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Foss: How Cynthia Nixon could appeal to upstate voters

Foss: How Cynthia Nixon could appeal to upstate voters

Actress comes out swinging
Foss: How Cynthia Nixon could appeal to upstate voters
Cynthia Nixon accepts the Tony for featured actress in a play for “The Little Foxes" in New York on June 11, 2017.
Photographer: SARA KRULWICH/THE NEW YORK TIMES

I've enjoyed watching the actress Cynthia Nixon in movies and television, and now I'm enjoying watching her campaign for the Democratic nomination for governor of New York. 

Nixon's appeal thus far has relied largely in her aggressive approach to Gov. Andrew Cuomo. 

She has come out swinging, hitting the governor where it hurts, on topics where he's especially vulnerable, such as the Hoosick Falls water crisis and corruption in state government. 

"I have come to Albany mad as hell about Republicans, and I have come to Albany mad as hell about Democrats," Nixon said, during a March visit to Albany. "And now I've come to Albany to join my brothers and sisters here today to say: It's time for a change."  

This is a message that ought to resonate with upstate Democrats, who have never been as enthusiastic about Cuomo as their downstate counterparts. 

There are a lot of reasons for this and one of the biggest is economic: Downstate is thriving, but upstate is not. There are some exceptions -- the Capital Region has actually fared relatively well -- but New York often looks and feels like two different states.  

Cuomo likes to pretend that his economic development programs are having an impact, and that life upstate is getting better. Those of us who live here see things differently: Job growth remains anemic, the population continues to decline and residents continue to struggle with flat wages and a high cost of living.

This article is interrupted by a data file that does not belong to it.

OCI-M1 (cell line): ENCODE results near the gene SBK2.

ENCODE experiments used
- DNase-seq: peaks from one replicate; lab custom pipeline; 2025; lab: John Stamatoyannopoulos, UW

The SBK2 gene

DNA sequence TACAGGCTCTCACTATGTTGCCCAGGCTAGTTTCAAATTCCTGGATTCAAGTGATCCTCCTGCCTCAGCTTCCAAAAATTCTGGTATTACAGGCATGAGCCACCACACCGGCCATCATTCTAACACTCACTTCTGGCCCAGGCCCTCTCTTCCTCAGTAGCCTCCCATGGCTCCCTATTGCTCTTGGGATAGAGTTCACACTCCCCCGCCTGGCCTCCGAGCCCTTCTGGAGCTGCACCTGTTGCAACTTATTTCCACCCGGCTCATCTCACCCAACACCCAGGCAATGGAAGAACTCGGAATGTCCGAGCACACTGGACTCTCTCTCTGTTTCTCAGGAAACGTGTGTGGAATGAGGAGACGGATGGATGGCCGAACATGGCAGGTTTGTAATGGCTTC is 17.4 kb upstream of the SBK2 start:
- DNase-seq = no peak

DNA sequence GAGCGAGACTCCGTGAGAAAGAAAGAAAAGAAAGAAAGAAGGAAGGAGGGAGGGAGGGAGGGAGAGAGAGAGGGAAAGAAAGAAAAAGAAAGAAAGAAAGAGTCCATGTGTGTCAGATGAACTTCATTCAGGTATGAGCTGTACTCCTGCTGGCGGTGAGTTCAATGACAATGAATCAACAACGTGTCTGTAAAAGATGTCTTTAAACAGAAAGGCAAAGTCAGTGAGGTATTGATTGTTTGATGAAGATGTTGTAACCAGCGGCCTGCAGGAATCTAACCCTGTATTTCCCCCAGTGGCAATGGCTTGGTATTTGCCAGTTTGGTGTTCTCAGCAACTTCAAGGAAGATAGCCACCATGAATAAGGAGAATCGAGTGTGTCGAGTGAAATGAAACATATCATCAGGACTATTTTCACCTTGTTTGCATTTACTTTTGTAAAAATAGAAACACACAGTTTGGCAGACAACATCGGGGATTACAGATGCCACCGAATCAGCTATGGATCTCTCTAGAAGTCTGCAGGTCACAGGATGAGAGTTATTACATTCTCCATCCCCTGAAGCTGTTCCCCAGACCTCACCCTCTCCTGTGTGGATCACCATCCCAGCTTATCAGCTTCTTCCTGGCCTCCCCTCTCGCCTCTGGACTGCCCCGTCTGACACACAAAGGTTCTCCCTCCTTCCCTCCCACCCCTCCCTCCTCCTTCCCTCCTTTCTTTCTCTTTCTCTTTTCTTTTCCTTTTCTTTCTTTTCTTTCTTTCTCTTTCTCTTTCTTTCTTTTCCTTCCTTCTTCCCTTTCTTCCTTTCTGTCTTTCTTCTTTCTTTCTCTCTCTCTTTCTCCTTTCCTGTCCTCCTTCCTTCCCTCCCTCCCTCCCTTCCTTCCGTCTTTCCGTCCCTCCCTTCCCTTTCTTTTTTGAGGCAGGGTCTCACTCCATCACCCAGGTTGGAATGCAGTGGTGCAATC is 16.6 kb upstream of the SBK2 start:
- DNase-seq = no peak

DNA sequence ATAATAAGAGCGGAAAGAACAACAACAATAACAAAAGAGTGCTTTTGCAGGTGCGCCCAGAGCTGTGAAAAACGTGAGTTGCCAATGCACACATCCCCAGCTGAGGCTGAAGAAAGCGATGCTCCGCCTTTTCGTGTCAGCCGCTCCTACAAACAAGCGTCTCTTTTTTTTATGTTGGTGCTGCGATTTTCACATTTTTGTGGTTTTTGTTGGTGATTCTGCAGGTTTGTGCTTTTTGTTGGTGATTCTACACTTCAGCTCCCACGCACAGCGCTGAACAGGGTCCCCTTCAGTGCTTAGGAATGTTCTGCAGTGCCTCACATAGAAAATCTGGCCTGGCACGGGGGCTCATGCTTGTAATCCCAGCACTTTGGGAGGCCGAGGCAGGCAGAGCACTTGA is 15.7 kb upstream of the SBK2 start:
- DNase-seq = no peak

This glum state of affairs represents an opportunity for Nixon, as many upstate voters are likely looking for an alternative to Cuomo. 

But she'll need to craft a message and platform that appeals explicitly to upstate residents in order to win their support. 

Right now, Nixon's message is heavily focused on downstate -- her website highlights Cuomo's poor management of the New York City subway system -- and broader liberal concerns such as education spending, criminal justice reform and access to health care. 

Now, there's nothing wrong with focusing on these issues -- the're important! 

But so are the specific concerns of upstate residents: jobs, cost of living, crumbling infrastructure, a graying population. 

From what I've seen, Nixon hasn't really addressed any of these issues. 

But that can change, and I hope it does. 

We need to discuss how best to support small businesses and farms, and build a sustainable local economy without throwing bazillions of dollars in taxpayer-funded subsidies down the drain. 

That's how Cuomo has attempted to address upstate's lackluster economy, and it hasn't worked. I'd love to hear what his opponent's ideas are for transforming the upstate economy -- for creating jobs and improving wages. 

Jobs and wages are the key to stemming the population loss that has hollowed out many upstate communities, decimating their tax base and eroding their overall quality of life. 

There's no reason Nixon couldn't capture the same disgruntled base of upstate voters that supported law professor Zephyr Teachout when she ran against Cuomo in 2014. 

Teachout made a concerted effort to visit upstate communities and discuss upstate concerns, and I'd love to see Nixon do the same. 

And maybe she will. 

Teachout, it should be noted, is serving as Nixon's campaign treasurer. 

Like Teachout, Nixon faces an uphill battle. 

But Cuomo is vulnerable. 

And a candidate who appeals to both upstate and downstate voters, who speaks to the concerns of people from all corners of the state, could defeat him. 

Reach Gazette columnist Sara Foss at [email protected] Opinions expressed here are her own and not necessarily the newspaper's. Her blog is at https://dailygazette.com/blogs/thinking-it-through.

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